The Digital Battlefield: AI’s Influence on Modern Warfare

The Digital Battlefield: AI’s Influence on Modern Warfare

Virtual Briefing Series

Tuesday, December 18th, 2023 | 12:00 PM – 1:00 PM ET

In a rapidly evolving digital landscape, artificial intelligence (AI) has started revolutionizing every facet of our lives, including warfare. AI-driven robots and drones, equipped with machine-learning algorithms, navigate complex terrains, conduct surveillance, and execute missions with unparalleled precision. This ability to process vast amounts of data in real-time and make split-second decisions provides a critical advantage in the fast-paced environment of modern warfare, revolutionizing the scope of military engagements and offering new possibilities for tactical offensives and national security defense. As a result, AI-driven military spending is projected to reach $38.8 billion by 2028. However, integrating AI into warfare also raises important ethical and legal questions. How is the global geopolitical landscape being reshaped by nations investing heavily in AI-driven military technologies? How reliable and trustworthy are AI-driven decisions in high-stakes military scenarios? How might AI change the nature of future military engagements and warfare tactics? Join us on Monday, December 18th from 12 PM to 1 PM ET for a virtual discussion with Dr. Heather Roff, Senior Research Scientist at the Center for Naval Analysis, Dr. Herbert Lin, Senior Research Scholar at the Center for International Security and Cooperation and Wendell Wallach, Co-director of the AI and Equality Initiative at the Carnegie Council for Ethics in International Affairs.

COULDN’T ATTEND OUR EVENT? Don’t worry. You can watch it below



Dr. Heather Roff

Dr. Heather Roff is a Senior Research Scientist at the Center for Naval Analysis and Associate Fellow at University of Cambridge Leverhulme Centre for the Future of Intelligence.
Before that, Dr. Roff was a nonresident fellow in the Foreign Policy program at Brookings. Her research interests include the law, policy, and ethics of emerging military technologies, such as autonomous weapons, artificial intelligence, robotics, cybersecurity, and more recently quantum, as well as international security and human rights protection. Her recent work focuses on generating normative principles for the use of AI for national defense, as well as particular epistemological issues with AI for defense related applications. She is author of “Global Justice, Kant and the Responsibility to Protect” (Routledge 2013), as well as numerous scholarly articles.

Dr. Herbert Lin

Dr. Herbert Lin is senior research scholar for cyber policy and security at the Center for International Security and Cooperation and Hank J. Holland Fellow in Cyber Policy and Security at the Hoover Institution, both at Stanford University. His research interests relate broadly to policy-related dimensions of cybersecurity and cyberspace, and he is particularly interested in the use of offensive operations in cyberspace as instruments of national policy and in the security dimensions of information warfare and influence operations on national security. In addition to his positions at Stanford University, he is Chief Scientist, Emeritus for the Computer Science and Telecommunications Board, National Research Council (NRC) of the National Academies, where he served from 1990 through 2014 as study director of major projects on public policy and information technology, and Adjunct Senior Research Scholar and Senior Fellow in Cybersecurity (not in residence) at the Saltzman Institute for War and Peace Studies in the School for International and Public Affairs at Columbia University; and a member of the Science and Security Board of the Bulletin of Atomic Scientists. In 2016, he served on President Obama’s Commission on Enhancing National Cybersecurity. Prior to his NRC service, he was a professional staff member and staff scientist for the House Armed Services Committee (1986-1990), where his portfolio included defense policy and arms control issues. He received his doctorate in physics from MIT.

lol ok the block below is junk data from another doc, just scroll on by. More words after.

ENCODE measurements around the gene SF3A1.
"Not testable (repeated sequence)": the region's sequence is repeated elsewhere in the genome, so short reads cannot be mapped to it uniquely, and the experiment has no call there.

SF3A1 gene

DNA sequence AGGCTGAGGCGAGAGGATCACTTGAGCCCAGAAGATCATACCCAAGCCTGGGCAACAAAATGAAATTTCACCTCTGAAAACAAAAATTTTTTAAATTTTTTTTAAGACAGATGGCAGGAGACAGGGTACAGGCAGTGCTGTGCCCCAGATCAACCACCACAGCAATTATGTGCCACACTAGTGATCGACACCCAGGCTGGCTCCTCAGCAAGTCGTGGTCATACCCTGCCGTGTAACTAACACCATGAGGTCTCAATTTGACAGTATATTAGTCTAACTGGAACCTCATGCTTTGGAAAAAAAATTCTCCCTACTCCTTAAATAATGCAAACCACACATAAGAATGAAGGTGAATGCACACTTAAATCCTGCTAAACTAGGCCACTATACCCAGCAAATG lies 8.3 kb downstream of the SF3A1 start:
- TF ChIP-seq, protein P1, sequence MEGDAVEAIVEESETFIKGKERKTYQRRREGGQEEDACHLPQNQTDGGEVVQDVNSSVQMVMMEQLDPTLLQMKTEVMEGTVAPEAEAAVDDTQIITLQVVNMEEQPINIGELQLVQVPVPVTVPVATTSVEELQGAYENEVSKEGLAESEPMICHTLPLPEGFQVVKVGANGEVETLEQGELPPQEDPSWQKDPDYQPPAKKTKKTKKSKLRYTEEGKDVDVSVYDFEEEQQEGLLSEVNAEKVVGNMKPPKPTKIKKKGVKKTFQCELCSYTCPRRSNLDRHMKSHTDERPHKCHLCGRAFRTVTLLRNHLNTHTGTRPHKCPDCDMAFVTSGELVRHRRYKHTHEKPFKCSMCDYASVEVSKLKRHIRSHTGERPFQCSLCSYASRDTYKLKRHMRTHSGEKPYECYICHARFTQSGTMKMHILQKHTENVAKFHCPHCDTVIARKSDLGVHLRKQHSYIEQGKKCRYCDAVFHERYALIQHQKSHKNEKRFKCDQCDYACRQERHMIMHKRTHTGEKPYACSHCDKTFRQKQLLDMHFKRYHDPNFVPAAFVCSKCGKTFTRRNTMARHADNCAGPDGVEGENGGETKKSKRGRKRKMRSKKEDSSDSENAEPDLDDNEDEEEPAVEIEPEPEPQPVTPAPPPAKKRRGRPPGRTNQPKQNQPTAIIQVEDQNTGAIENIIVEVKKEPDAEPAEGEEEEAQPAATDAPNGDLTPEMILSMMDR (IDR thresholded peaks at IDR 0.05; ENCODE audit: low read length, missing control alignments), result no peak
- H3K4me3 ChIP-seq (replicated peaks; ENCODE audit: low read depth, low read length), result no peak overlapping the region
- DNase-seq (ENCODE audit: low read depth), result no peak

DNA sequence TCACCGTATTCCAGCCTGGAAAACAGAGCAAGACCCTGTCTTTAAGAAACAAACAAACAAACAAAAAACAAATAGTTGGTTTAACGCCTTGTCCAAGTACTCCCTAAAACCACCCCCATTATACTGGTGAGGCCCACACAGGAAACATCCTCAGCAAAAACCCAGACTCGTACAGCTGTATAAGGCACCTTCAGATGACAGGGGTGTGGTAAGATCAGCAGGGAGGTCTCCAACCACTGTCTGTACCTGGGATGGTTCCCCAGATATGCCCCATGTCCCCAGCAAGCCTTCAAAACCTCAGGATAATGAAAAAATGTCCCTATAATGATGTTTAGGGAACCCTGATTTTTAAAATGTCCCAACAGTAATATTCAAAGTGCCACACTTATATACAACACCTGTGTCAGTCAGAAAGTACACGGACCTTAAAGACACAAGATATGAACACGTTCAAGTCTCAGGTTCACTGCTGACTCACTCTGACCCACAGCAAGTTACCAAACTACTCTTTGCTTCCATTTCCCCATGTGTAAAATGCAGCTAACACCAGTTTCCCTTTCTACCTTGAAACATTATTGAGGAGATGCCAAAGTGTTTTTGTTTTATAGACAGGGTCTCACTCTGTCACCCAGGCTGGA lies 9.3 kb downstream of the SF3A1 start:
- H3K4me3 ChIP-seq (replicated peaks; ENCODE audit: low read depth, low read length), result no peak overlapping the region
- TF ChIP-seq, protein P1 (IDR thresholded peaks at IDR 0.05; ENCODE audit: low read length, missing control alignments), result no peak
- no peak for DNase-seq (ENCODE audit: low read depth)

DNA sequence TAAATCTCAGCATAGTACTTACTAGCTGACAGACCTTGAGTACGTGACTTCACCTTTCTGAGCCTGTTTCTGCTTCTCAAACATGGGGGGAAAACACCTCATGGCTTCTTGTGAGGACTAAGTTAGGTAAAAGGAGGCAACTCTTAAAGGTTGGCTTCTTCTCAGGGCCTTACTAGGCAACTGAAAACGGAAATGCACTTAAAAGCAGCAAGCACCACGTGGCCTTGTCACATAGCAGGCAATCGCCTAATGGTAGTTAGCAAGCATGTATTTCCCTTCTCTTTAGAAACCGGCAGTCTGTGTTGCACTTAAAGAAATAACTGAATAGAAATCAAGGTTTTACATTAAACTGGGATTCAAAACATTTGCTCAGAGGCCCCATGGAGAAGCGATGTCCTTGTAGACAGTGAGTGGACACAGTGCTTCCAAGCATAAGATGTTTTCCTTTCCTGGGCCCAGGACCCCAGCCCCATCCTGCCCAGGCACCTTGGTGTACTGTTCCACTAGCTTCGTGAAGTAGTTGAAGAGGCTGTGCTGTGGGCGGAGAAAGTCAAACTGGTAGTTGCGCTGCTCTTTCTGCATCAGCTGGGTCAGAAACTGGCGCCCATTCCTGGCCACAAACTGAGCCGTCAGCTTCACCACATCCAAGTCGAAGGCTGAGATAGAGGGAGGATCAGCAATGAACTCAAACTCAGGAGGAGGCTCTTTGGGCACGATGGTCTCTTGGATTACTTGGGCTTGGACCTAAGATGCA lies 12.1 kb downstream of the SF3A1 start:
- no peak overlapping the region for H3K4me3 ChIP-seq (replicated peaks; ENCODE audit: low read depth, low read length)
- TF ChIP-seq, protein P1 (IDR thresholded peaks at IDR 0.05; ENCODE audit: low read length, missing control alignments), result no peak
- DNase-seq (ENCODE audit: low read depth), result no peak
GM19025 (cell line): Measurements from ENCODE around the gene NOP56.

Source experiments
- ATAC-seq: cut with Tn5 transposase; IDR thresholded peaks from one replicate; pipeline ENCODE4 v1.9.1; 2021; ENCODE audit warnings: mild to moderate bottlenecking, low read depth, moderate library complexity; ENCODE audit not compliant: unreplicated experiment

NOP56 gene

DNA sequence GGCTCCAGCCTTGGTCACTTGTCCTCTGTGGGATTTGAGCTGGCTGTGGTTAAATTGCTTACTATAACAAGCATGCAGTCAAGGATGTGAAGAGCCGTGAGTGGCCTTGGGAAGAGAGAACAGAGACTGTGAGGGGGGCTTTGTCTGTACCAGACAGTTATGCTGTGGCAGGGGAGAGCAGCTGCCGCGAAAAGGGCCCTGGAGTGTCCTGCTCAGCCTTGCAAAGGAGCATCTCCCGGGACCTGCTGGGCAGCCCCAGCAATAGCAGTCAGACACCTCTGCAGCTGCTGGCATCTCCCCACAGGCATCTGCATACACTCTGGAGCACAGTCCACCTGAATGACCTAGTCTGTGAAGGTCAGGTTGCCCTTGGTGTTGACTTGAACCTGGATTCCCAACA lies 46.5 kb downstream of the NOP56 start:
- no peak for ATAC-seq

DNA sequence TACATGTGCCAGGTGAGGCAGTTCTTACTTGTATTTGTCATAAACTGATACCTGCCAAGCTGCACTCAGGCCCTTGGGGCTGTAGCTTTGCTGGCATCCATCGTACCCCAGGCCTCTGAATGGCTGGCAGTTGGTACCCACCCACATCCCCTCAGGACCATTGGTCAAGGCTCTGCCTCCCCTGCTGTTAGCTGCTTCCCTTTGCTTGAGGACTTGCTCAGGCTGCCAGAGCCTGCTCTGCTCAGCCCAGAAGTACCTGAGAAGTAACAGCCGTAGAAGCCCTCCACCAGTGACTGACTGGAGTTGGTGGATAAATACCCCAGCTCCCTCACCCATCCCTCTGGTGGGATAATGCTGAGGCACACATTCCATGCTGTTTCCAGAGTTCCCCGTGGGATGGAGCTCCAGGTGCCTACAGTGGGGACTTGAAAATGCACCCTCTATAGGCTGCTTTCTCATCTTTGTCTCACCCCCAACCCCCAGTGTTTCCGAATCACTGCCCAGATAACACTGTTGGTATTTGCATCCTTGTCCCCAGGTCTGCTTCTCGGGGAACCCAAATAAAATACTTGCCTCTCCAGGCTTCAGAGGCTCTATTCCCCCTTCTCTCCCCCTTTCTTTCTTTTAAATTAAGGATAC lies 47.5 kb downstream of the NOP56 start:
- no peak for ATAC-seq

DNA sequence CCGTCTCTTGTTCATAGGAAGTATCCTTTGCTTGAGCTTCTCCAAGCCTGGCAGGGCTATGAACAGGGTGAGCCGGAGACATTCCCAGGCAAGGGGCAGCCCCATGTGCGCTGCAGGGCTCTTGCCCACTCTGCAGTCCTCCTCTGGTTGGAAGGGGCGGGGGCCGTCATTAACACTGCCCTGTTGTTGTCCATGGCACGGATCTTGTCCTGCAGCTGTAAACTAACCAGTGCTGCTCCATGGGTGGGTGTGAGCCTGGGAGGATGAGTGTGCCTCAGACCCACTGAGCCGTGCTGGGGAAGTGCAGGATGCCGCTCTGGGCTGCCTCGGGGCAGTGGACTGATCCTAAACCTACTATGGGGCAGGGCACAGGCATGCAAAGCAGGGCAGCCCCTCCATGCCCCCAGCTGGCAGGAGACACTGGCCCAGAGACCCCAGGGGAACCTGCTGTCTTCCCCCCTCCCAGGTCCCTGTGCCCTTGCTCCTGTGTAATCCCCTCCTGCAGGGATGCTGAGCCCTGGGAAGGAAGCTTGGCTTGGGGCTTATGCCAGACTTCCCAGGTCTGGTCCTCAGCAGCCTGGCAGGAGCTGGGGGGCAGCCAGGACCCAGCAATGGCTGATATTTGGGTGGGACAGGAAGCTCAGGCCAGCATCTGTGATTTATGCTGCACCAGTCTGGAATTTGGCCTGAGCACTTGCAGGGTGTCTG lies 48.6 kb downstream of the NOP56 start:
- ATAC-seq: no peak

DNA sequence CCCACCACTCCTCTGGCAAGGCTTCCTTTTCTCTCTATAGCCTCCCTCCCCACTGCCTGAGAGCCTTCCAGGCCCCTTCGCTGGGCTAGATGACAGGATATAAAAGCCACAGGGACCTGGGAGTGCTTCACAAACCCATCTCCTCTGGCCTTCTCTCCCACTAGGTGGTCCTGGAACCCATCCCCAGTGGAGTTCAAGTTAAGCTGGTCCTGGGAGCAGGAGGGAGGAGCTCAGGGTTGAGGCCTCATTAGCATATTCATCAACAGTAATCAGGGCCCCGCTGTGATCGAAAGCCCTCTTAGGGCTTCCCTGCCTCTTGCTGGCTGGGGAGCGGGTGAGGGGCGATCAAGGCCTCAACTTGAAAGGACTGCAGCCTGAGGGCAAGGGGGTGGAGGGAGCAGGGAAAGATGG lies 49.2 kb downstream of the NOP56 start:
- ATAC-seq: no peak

Wendell Wallach

Wendell Wallach is the Carnegie-Uehiro fellow at Carnegie Council for Ethics in International Affairs, where he co-directs the Artificial Intelligence & Equality Initiative (AIEI).
He is also Emeritus Chair of Technology and Ethics Studies at Yale University’s Interdisciplinary Center for Bioethics, a scholar with the Lincoln Center for Applied Ethics, a fellow at the Institute for Ethics & Emerging Technology, and a senior advisor to The Hastings Center.
Previously, Wallach was founder and president of two computer consulting companies, Farpoint Solutions and Omnia Consulting Inc. He is the author of A Dangerous Master: How to Keep Technology from Slipping Beyond Our Control and, along with Colin Allen, he is co-author of Moral Machines: Teaching Robots Right From Wrong.

You can find him on Twitter, @WendellWallach.




Photo credit: Shutterstock

We are trying our best to keep our community informed about foreign affairs, and we would appreciate if you can support us to keep this virtual briefing series going. No amount is too small.

Subscribe to our newsletter to get the latest scoop right to your inbox.
Loading ...